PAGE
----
The City of Gold Coast will be implementing new mitigation measures to reduce wildlife-vehicle collisions, after a report identified a high density of collision hotspots along several key roads.
The report identified a number of collision hotspots between koalas and vehicles concentrated along roads within Currumbin Waters,Currumbin Valley, Elanora, Tallebudgera and Burleigh Heads.
Major roads within the northern suburbs also pose a risk, with further hotspots in Parkwood, Arundel, Coombabah and Helensvale.
New mitigation measures to be explored include:
- Additional signage (static as well as vehicle activated)
- New fauna fencing
- Modifying existing fencing
- Installing fauna culverts
- Retrofitting existing culverts with fauna furniture
- Vegetation management
- Vehicle calming devices such as speed humps, rumble strips and chicanes)
- Koala grids (to restrict access to roads)
- Koala ladders (to enable escape from roads)
Gold Coast Mayor, Tom Tate, said most collision hotspot roads would require a suite of mitigation measures to change both driver and wildlife behaviour.
“We currently undertake a range of measures to reduce strikes, such as fauna exclusion fencing, fauna underpasses, static wildlife signage, koala speed awareness devices and variable messaging signs, as well as community education and awareness messaging,” Mayor Tate said.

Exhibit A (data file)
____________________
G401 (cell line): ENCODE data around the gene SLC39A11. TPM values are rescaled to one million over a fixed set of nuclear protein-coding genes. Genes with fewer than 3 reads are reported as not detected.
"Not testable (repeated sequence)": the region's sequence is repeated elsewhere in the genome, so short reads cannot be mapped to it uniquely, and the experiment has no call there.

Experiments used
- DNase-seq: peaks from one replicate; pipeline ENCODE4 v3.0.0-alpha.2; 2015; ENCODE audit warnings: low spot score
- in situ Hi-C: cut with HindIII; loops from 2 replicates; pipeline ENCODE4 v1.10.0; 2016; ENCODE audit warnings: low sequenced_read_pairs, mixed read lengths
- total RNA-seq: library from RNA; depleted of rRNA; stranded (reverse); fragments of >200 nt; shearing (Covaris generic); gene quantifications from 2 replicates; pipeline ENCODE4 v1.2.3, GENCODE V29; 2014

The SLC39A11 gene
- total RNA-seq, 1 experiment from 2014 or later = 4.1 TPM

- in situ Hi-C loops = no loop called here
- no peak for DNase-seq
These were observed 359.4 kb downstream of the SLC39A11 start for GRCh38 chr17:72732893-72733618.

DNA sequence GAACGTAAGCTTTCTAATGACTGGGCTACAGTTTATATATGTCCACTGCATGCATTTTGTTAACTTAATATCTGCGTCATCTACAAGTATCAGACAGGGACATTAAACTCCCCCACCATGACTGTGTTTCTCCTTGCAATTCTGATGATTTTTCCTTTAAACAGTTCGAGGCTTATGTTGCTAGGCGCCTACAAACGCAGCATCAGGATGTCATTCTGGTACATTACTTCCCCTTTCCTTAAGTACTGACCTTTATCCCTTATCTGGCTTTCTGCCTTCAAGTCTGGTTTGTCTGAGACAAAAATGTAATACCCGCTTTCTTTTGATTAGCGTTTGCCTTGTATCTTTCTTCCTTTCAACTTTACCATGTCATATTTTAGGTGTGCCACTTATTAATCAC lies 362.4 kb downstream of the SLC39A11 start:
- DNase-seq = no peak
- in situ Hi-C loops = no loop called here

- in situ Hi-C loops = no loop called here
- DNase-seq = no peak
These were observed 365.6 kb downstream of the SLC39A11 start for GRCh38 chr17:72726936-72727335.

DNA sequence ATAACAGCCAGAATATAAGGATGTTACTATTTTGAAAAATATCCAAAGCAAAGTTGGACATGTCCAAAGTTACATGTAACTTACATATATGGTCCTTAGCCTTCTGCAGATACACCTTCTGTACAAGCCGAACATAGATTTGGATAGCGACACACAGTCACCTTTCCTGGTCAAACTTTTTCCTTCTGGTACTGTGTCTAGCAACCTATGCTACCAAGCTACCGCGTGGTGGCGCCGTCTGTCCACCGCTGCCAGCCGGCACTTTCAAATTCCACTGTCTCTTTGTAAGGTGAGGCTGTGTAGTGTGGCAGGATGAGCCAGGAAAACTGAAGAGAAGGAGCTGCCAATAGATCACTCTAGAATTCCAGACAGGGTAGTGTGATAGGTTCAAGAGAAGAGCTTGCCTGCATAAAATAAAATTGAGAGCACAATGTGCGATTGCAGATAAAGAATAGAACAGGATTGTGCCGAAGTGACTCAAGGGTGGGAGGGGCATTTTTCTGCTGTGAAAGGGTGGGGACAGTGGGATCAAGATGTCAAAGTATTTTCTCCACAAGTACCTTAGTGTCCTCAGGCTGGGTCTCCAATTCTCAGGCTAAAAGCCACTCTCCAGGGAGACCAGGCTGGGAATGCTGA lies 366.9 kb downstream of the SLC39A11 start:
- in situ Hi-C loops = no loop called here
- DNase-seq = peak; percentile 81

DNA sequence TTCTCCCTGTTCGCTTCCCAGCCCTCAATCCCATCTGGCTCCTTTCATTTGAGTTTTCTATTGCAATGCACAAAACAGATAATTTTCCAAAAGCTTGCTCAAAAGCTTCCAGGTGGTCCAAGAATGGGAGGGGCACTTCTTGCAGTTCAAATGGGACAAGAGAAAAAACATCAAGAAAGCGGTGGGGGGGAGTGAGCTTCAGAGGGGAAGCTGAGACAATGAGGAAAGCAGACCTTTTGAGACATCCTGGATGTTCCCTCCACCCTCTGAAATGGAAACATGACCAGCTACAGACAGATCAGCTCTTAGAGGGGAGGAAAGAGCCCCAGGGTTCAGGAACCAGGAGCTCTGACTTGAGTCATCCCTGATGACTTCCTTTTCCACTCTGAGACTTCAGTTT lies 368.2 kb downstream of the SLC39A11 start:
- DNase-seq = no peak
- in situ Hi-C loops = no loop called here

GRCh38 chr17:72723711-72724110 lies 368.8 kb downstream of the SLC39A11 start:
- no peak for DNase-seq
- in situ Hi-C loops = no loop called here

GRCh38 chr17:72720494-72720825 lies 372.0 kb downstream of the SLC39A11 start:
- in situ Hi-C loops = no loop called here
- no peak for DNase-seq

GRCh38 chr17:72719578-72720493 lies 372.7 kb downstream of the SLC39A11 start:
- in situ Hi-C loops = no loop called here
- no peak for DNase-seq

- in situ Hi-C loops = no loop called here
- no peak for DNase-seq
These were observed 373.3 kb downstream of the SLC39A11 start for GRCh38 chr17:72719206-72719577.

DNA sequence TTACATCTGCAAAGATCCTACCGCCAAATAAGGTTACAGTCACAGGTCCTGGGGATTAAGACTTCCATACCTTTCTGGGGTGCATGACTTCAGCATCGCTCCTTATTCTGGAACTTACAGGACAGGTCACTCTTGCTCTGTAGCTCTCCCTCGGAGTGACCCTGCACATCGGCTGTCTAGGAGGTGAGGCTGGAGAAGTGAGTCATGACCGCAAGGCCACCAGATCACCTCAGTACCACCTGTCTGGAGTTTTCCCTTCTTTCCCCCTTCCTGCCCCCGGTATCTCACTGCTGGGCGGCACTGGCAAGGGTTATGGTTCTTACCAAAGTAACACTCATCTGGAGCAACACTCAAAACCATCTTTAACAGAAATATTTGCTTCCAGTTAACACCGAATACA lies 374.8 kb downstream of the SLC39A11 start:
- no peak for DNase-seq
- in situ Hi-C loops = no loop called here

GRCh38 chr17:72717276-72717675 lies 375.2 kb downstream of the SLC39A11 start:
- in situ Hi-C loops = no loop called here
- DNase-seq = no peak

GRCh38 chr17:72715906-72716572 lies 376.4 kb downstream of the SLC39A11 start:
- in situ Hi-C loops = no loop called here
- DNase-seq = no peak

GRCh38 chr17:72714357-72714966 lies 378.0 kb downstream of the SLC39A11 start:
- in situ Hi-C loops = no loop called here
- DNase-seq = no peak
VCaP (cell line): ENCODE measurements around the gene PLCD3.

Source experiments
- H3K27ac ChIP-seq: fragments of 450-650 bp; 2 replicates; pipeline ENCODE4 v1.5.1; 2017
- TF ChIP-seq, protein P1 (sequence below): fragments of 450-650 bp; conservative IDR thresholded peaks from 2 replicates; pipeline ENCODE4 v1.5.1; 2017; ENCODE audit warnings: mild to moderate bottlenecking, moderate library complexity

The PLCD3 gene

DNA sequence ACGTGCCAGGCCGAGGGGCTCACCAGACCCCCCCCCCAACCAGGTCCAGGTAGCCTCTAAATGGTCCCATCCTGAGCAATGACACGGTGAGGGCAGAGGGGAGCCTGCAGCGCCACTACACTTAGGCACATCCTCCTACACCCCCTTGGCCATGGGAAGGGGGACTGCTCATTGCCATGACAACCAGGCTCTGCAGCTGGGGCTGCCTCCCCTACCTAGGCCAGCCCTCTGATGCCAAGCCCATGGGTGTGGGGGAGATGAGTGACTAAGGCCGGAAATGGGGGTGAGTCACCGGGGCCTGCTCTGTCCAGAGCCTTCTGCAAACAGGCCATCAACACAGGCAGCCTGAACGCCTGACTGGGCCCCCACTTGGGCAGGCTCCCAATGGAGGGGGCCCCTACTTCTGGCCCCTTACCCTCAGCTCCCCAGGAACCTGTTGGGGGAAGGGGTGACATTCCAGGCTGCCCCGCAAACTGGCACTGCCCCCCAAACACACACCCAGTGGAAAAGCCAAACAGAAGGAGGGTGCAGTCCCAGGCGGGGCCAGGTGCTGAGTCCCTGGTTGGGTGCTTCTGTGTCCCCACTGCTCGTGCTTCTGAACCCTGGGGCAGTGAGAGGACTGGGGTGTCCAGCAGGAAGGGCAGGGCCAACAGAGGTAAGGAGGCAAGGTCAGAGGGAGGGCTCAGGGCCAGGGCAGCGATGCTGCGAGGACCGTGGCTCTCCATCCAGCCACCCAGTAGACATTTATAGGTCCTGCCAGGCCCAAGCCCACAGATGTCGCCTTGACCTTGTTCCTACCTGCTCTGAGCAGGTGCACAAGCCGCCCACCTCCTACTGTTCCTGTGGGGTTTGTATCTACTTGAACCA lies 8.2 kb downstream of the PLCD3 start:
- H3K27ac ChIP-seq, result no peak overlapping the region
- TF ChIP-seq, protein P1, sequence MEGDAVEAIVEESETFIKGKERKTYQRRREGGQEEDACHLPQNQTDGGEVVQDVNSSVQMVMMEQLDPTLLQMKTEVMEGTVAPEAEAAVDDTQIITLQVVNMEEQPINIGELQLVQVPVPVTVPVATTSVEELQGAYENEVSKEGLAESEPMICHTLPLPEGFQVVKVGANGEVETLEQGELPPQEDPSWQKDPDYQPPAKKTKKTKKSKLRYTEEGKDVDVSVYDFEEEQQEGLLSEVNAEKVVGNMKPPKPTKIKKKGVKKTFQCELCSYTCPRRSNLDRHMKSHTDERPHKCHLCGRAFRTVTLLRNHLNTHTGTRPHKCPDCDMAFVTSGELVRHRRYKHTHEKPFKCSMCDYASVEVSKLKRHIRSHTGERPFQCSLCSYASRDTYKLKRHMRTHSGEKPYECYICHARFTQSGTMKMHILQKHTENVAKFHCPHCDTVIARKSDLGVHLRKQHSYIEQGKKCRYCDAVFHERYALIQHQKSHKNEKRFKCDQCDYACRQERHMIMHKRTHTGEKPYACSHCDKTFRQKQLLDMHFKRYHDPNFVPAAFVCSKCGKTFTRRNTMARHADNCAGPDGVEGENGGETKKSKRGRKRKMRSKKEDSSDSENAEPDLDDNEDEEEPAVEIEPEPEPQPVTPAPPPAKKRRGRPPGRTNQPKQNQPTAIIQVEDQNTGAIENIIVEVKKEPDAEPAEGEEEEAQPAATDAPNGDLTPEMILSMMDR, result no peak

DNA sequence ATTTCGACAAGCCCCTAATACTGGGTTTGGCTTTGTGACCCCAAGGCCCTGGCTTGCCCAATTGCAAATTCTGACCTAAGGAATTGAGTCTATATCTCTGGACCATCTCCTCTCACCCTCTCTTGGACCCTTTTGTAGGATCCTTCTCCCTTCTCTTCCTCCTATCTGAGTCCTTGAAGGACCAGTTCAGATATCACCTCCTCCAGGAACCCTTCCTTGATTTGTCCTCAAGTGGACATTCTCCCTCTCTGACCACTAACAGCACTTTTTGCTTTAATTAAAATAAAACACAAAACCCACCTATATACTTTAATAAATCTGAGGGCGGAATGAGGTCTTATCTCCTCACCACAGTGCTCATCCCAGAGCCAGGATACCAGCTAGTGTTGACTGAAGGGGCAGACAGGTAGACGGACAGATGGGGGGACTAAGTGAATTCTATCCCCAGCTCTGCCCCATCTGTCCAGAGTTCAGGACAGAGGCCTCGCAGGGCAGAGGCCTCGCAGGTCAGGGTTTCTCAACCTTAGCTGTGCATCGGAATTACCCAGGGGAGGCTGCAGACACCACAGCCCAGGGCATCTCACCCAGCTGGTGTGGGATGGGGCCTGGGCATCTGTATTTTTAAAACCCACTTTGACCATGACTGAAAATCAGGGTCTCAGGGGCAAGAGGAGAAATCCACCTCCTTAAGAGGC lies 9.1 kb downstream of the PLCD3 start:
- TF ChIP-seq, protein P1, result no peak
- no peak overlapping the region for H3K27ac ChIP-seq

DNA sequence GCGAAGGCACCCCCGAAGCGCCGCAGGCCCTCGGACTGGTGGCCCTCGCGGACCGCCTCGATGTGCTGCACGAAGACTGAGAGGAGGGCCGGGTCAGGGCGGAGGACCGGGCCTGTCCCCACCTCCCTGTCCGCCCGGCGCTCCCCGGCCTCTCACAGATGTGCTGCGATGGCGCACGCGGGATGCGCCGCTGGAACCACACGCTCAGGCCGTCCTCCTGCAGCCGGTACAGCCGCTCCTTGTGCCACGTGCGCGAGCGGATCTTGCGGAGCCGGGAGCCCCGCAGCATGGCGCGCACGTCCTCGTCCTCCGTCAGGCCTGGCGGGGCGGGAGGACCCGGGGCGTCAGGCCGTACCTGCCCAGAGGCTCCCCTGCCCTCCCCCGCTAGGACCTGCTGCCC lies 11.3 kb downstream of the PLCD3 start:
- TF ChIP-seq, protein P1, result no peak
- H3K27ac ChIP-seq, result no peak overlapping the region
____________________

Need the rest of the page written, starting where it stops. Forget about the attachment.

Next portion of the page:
“We will build on what we already do to hopefully reduce wildlife fatalities on City-controlled roads.
“The City will also explore a feasibility trial of a koala crossing at Napper Road.
“We will continue to analyse and assess the best ways to prevent wildlife-vehicle collisions on the Gold Coast and work with the State Government on how best to manage these instances on state-controlled roads.”
More than 13,000 records of wildlife-vehicle collisions (all native species) have been reported on Gold Coast roads in the last decade.
Koalas make up 12.5 per cent of these records, with 1,625 animals being hit by a car on Gold Coast roads from 2010-2020.